The idea of a clinical study had appealed to me over the years. Offering my mind and body for the sake of others really sounds noble, but even though true, I want to learn about any avenues that could make me able to help diabetics live a fuller and richer life.
By definition MedicineNet.com defines the clinical trial as, “trials to evaluate the effectiveness and safety in medications or medical devices by monitoring their affects a large group of people.”
ClinicalTrials.gov states that, “clinical study involves research using human volunteers (also called participants) that are intended to add to medical knowledge.” [Look out for humanist feel of that!]
So in comes and email from my local chapter of JDRF Juvenile Diabetes Research Foundation. Directed to me by my ally in communication and local outreach manager, I interpreted the email as a seed being planted in fertile soil (odd expression). I had been thinking about how I could be more involved with the “community” and dedicate my life towards advancing wellness, so why not follow one’s curiosity to see what grows.
It took about 36 hours for me to decide to call the contact person of the study. Based on this flyer I can only interpret so much as a first look at researching hospital.
I’ll explain what this basically means below, but the designer in me had to create a new flyer; one which would probably make me respond in a matter of minutes or just make other people scared pant-less.
Either way, visual impact aside, here is what details I know based on the initial flyer:
Type I diabetes (the tall dark and handsome insulin dependent type)
Age 18 to 30
On an insulin pump (a medical device that reduces needle injections)
A1c less than 8.5% (a percentage of sugar attached to one’s blood cells over time)
There is an artificial pancreas involved:
Artificial pancreas is a diabetic industry terms, normally meaning a reactive set of devices that communicate with each other to minimize and eliminate human (self) interaction. —Hence the cool robot organ on the new flier.
There is a drug involved:
Sitagliptin, a drug that I’ve not heard of before although after reviewing, it is approved for type II diabetics (the common and insulin resistant type) used to control high blood sugar after meals.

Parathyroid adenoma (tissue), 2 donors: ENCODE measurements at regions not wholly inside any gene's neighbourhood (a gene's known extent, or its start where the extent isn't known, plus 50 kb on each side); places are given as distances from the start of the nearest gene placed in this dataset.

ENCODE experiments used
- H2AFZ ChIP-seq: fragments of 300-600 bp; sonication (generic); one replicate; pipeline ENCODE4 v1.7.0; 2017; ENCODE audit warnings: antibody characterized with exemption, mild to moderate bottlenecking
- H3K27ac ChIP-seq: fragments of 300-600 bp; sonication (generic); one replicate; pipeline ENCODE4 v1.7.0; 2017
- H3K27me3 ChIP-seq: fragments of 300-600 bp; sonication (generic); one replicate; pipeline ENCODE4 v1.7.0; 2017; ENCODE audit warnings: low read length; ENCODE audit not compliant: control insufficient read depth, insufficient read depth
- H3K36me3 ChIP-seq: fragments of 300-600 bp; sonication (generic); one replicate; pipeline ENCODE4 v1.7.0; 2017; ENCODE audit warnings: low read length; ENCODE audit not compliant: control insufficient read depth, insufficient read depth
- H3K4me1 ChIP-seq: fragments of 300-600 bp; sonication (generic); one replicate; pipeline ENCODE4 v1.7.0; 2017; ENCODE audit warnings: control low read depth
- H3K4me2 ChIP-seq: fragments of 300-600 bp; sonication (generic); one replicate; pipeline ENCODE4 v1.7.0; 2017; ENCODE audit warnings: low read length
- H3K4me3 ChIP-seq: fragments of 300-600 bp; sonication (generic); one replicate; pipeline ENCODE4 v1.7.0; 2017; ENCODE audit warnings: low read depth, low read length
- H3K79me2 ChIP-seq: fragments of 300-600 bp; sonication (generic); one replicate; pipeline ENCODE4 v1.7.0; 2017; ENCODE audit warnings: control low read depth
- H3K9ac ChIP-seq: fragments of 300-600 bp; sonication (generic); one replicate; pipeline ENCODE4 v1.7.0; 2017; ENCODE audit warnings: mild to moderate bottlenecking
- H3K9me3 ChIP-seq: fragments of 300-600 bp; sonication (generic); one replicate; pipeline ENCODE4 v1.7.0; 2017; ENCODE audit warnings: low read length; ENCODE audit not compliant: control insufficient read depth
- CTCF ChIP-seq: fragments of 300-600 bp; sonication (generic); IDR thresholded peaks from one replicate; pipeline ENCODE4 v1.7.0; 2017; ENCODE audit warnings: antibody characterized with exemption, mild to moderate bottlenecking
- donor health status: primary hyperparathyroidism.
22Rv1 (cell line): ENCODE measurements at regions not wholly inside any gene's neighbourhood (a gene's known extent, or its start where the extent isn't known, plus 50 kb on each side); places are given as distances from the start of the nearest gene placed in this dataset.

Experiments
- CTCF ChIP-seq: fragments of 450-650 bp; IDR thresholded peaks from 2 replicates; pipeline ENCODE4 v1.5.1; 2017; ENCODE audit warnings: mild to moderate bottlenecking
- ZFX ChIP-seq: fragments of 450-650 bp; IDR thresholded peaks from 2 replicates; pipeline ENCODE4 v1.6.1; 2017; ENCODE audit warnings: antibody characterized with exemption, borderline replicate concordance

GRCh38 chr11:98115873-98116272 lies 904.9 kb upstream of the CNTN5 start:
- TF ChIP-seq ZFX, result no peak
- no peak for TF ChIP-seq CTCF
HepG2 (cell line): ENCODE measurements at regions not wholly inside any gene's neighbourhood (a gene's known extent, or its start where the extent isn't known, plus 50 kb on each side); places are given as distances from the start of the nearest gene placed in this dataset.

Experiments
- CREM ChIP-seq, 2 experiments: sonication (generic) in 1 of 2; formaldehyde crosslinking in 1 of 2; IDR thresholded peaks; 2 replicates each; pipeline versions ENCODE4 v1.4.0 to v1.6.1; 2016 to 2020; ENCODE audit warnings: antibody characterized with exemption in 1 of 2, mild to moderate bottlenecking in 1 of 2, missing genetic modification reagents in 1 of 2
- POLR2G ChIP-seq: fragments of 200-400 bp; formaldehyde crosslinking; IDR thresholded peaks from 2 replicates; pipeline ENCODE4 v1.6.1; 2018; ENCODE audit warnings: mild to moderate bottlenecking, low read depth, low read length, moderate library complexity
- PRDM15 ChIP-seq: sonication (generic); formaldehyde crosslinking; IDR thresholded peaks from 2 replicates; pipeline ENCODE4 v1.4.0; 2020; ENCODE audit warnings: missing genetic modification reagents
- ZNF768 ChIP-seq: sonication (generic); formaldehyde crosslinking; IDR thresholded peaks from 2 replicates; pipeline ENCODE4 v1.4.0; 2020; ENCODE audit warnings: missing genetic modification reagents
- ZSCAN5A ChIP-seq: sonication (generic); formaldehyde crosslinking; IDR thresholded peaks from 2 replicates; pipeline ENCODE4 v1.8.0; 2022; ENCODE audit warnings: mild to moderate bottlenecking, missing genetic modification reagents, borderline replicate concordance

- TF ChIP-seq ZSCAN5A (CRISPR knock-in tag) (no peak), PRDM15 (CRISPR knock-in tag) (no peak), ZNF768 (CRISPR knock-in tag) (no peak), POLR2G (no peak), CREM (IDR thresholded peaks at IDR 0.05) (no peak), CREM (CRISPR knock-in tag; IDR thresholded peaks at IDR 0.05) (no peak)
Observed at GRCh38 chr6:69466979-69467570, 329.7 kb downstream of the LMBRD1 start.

There is a poor compensation plan considering the time commitment alone.
Call to action: Simply call
In meeting the criteria and being relatively close to the location, as well as being really curious about the process I decided to call.
Speaking with the leading fellow of this study gave me some new specifications and next steps for the process, I already knew I wanted to take part in. I felt comfortable with the research, it agreed with my moral compass, and could help millions of people —awesome. We scheduled the first step, which was the screening, and from there I’ll know if I am a match for the study.
A couple weeks later, I meet the kind fellow facilitating the study and participant funnel. This intro part of the study starts with a screening interview-style blood drawing. I’m told this is a blind a ‘double blind study’ so that means both the doctor or patient don’t know the drug vs placebo and I will remain anonymous. [how mysterious]
The questions were relatively standard regarding diabetes background, certain features and functions of my current maintenance, and random questions about personal life. One question I can’t remember although I could only recall an odd wording similar to when the comedian Mitch Hedberg tells the joke of medical questions before a physical. “… they asked me a lot of medical questions. And they were, like, yes and no questions, but they were very strangely worded. Like, 'Have you ever tried sugar -- or PCP?'
The questions, forms, and signatures would then be filed to my no-name, number only folder, and get me started for ‘the standard’ diabetes blood workup. This screening visit was paid with a small stipend for my time and blood. I technically signed a release for my blood to be used for future research so my cranberry concoction can live on for way more than $80/hr! [not really sure who is successful or screwed at this rate]
Now that the questions were over, it became time for vitals and the blood work which will decide my fate regarding my acceptance as an active participant of the study. It turns out, having confidence and trust in the person stabbing you with needles is a serious interpersonal relationship that must be developed. Unfortunately, I did not trust the nurse who the timid hands and a shaky voice. She tried to tie the elastic blue tourniquet like a bow; not a solid approach if you have done this frequently. In the pre-stick moments I realized my veins have feelings and can react to people and situations as well. This is more so established by our brains sending signals of ‘fight’ or ‘flight’ to our body, but once that butterfly clipped pierced my blue canals my circulatory system was pissed! It didn’t want to cooperate for the four vials I needed to fill.
Thankfully after a few breathes, my fist was open, the blue band was off, and I had a gauze/Band-Aid combo in bend my elbow—the screening was over.
Now like an unaware high school senior taking an SATs assuming that it matters towards their future, I waited and wonder if I tested properly… if I will be accepted…